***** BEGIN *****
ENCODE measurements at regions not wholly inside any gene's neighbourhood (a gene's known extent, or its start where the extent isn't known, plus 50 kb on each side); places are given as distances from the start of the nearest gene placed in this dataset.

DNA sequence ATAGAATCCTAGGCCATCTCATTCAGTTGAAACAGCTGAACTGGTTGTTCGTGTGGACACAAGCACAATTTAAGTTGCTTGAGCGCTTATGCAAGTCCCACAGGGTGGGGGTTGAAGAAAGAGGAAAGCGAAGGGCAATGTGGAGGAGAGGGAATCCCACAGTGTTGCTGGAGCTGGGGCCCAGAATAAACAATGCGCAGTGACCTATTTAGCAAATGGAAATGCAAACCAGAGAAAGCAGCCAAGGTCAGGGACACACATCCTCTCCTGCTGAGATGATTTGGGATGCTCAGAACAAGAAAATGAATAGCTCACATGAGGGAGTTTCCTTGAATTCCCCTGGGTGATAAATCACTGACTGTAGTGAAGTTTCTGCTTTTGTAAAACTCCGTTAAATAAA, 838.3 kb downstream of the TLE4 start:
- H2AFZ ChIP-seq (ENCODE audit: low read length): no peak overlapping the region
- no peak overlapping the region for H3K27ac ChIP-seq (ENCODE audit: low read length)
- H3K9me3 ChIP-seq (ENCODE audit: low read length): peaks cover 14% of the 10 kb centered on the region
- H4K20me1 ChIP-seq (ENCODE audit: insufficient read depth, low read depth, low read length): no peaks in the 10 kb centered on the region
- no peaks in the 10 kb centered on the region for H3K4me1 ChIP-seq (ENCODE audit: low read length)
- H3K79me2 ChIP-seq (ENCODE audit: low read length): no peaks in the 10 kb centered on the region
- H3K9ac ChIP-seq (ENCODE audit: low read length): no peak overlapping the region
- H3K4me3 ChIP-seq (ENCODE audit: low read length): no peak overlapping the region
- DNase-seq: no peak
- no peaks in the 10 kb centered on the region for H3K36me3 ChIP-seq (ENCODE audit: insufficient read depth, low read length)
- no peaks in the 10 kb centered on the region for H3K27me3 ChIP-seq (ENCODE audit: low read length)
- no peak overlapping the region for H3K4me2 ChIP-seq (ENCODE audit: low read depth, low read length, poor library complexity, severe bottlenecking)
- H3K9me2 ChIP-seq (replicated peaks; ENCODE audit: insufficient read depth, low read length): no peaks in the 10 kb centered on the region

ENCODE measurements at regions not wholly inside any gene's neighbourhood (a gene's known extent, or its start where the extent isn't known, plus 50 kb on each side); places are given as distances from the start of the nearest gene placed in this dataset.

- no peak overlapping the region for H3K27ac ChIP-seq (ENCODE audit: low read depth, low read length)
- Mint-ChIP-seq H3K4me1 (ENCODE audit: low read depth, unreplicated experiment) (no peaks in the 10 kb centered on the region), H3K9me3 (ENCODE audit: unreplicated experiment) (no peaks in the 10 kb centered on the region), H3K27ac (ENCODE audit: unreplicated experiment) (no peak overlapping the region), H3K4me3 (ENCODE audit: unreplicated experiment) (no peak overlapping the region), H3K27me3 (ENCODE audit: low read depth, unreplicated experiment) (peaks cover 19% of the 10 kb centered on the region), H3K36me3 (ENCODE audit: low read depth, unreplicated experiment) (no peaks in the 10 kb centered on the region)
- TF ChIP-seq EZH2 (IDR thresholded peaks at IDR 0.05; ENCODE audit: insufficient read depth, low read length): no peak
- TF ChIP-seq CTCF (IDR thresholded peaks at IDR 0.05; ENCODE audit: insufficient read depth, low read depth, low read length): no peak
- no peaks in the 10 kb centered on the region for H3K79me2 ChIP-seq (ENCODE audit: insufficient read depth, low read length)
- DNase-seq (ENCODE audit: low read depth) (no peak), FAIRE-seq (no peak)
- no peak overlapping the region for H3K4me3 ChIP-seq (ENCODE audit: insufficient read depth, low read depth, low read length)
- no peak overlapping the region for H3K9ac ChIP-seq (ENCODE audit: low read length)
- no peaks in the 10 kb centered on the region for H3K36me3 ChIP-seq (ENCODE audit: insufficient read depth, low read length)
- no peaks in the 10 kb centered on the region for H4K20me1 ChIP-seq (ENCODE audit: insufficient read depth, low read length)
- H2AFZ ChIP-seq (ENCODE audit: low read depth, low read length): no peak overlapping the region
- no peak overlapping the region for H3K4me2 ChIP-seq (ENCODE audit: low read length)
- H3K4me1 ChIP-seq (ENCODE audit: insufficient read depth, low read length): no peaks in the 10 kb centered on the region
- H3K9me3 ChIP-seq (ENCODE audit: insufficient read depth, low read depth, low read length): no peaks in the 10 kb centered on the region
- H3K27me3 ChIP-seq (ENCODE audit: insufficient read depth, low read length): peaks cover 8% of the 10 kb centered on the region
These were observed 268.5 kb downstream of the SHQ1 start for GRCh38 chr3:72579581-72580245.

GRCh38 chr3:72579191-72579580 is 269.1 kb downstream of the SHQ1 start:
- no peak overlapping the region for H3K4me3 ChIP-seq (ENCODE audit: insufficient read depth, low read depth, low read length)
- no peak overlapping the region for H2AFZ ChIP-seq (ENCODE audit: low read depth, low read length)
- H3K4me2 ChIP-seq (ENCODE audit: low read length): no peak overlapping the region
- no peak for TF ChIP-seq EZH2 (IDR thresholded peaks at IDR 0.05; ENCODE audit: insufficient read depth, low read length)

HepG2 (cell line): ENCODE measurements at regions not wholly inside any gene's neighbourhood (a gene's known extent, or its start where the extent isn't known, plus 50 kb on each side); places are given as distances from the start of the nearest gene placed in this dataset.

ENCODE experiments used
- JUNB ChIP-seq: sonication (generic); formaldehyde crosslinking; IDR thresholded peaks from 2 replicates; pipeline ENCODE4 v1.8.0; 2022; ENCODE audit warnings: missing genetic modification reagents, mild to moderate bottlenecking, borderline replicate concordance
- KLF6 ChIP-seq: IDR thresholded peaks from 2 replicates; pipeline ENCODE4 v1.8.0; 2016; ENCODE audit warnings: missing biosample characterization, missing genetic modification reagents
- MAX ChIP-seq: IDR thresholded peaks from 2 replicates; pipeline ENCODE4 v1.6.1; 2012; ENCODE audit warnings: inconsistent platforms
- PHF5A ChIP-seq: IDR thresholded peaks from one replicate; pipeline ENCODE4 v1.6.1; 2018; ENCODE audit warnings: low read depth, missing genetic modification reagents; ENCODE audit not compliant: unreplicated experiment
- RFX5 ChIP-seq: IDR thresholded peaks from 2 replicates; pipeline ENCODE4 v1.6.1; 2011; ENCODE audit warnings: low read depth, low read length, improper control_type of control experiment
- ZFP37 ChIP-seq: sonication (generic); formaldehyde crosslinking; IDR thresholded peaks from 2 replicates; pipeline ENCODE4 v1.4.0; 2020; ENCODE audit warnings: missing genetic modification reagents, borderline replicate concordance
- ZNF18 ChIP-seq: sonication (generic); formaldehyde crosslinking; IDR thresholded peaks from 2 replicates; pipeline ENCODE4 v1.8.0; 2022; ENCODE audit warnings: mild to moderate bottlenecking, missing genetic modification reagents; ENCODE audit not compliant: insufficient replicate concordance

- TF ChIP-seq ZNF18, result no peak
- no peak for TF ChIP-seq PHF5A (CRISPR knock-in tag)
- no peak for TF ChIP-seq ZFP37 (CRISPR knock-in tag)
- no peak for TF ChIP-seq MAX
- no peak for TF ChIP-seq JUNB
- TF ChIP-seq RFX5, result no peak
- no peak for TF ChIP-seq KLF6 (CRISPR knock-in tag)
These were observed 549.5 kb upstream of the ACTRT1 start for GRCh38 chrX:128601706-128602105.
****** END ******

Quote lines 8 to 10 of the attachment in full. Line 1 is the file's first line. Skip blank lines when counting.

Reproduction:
- H3K79me2 ChIP-seq (ENCODE audit: low read length): no peaks in the 10 kb centered on the region
- H3K9ac ChIP-seq (ENCODE audit: low read length): no peak overlapping the region
- H3K4me3 ChIP-seq (ENCODE audit: low read length): no peak overlapping the region